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14 June 2018 Photo iStock
Dealing with the trauma of sexual assault

University life is supposed to be one of the most enjoyable times of a person’s life. Unfortunately, for some this is the time they may fall victims to sexual assault.
 
The term sexual assault has shockingly become normalised in society and has become a common threat to university students. The University of the Free State (UFS) through its sexual harassment, sexual misconduct, and sexual violence policy strongly condemns any form of sexual abuse. Dr Melissa Barnaschone, Director at Student Counselling and Development (UFS) says the university cares for the health and wellbeing of students and provides necessary support for victims of sexual assault and trauma.
 
It is unfortunate that sexual assault comes with many misconceptions that often shift responsibility and blame from the perpetrator to the victim. “It is important to always remember that it is not your fault; do not blame yourself,” says Dr Barnaschone. Helpguide.Org: Trusted guide to mental & emotional health says sexual assault leaves psychological wounds and sometimes long-lasting health challenges. Such trauma can severely affect a person’s ability to cope with daily academic, social, professional, and personal responsibilities.
 
Any sexual violence is a crime and as a victim, you are not to blame. Healing is achieved when you start to believe that you are not responsible for what happened to you. Visit Helpguide.Org for more information on post-traumatic stress disorder, trauma recovery tips and other related topics.

On this video clip, Dr Barnaschone shares some guidelines to deal with sexual assault and trauma: 

News Archive

More grey areas than just black and white in history?
2017-12-15


Description: Abraham Mlombo readmore Tags: Historic, historian, International Studies Group, ISG  

Dr Abraham Mlombo: As a historian, he draws energy
from the people surrounding him.
Photo: Charl Devenish


 

Very few people understand that their actions and views within a territory stem from their roots or history. To enlighten the reading man on the composition of his base and the intricacies of the powers that are at play, is the work of historians.

Dr Abraham Mlombo is one of these historians, stationed within the International Studies Group at the University of the Free State (UFS).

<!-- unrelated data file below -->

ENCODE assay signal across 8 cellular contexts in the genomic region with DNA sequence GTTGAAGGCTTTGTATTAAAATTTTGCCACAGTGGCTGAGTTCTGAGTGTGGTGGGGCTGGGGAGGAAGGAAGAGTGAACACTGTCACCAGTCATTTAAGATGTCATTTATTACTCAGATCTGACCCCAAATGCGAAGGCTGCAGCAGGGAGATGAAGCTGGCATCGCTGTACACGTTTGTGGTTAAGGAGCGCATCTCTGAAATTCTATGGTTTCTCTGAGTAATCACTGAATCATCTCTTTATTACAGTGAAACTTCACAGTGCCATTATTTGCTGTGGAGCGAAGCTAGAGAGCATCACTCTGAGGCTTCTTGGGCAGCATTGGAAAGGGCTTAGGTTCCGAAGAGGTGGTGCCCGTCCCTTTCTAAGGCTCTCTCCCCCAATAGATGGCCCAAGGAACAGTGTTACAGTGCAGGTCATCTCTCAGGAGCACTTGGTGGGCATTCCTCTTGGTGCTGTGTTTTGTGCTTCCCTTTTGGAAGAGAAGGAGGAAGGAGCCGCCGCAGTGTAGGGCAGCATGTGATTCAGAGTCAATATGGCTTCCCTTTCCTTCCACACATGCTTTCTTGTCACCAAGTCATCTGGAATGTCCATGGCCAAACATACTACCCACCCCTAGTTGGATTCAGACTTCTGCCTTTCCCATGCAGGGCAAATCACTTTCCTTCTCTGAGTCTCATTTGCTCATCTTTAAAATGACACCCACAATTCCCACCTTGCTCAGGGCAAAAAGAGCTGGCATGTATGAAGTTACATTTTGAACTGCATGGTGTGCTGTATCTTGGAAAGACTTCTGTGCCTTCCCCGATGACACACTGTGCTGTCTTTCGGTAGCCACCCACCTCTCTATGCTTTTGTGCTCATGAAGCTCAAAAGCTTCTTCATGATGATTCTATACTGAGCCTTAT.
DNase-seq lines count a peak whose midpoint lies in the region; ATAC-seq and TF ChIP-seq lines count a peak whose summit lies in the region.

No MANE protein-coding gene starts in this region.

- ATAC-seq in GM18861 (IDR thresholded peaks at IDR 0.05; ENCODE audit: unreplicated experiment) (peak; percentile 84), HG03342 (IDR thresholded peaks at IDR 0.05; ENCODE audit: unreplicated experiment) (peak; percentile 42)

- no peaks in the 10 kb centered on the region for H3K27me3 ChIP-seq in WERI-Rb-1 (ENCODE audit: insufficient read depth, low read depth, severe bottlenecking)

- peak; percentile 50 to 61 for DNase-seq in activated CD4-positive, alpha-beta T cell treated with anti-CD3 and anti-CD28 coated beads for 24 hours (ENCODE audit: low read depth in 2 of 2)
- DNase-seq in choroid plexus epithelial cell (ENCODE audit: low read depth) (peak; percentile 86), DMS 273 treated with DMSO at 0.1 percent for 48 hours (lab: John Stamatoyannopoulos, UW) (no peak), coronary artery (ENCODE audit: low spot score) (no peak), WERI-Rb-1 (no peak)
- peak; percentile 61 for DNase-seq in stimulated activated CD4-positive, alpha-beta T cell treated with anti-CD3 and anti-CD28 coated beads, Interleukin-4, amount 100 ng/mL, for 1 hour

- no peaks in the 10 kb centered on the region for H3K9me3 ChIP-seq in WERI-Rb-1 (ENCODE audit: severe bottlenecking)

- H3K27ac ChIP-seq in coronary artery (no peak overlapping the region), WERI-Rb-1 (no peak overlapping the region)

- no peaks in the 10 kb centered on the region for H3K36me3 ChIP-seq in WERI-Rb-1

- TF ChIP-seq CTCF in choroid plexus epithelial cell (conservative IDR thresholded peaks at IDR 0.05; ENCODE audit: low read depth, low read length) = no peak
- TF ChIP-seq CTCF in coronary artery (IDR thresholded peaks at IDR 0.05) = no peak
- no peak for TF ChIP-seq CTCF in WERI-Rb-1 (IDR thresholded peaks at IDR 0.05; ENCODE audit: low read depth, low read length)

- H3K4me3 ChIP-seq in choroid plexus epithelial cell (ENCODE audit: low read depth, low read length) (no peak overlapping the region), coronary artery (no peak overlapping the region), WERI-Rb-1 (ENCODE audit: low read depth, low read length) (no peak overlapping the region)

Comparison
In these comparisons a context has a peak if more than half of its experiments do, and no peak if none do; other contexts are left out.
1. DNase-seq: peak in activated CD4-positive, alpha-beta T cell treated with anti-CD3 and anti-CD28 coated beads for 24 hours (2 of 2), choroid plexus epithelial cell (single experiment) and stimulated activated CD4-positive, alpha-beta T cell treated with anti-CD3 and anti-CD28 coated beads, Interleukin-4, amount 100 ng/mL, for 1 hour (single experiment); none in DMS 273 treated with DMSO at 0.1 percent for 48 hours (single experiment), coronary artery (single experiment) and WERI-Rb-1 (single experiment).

This research group consists of postgraduate researchers, postdoctoral fellows, and academic staff that focus on African history, although they depart from more traditional study methods  a more global perspective. To date, Dr Mlombo's research examined the historical relations between South Africa and Southern Rhodesia. It was a broad study of the political, economic, social, and cultural relations from 1923 to 1953. He plans to continue by truly exploring the connections between South Africa and the region, and how they shaped one another. Dr Mlombo's interests in cross-border history and politics were inspired by his master’s degree in Political Science at Stellenbosch University. He researched his PhD at the UFS.

He draws energy for his work from the people surrounding him, and likes to be part of new experiences with people from different backgrounds. He feels such environments shape the way one works, as well as one’s world view. Dr Mlombo hints that sometimes, and specifically in South Africa, people focus very narrowly on their history and forget that many international links are at play. He sees his work as a historian to help open people's horizons.

Dr Mlombo suggests that future research should include a more critical analysis of how things unfolded during the second half of the 20th century. Writings should include more social- and people-oriented history, because he thinks there are more grey areas than just black and white. Many more interrogations must also follow into the assumptions of historical events and the individuals who played the greatest roles in Southern Africa.

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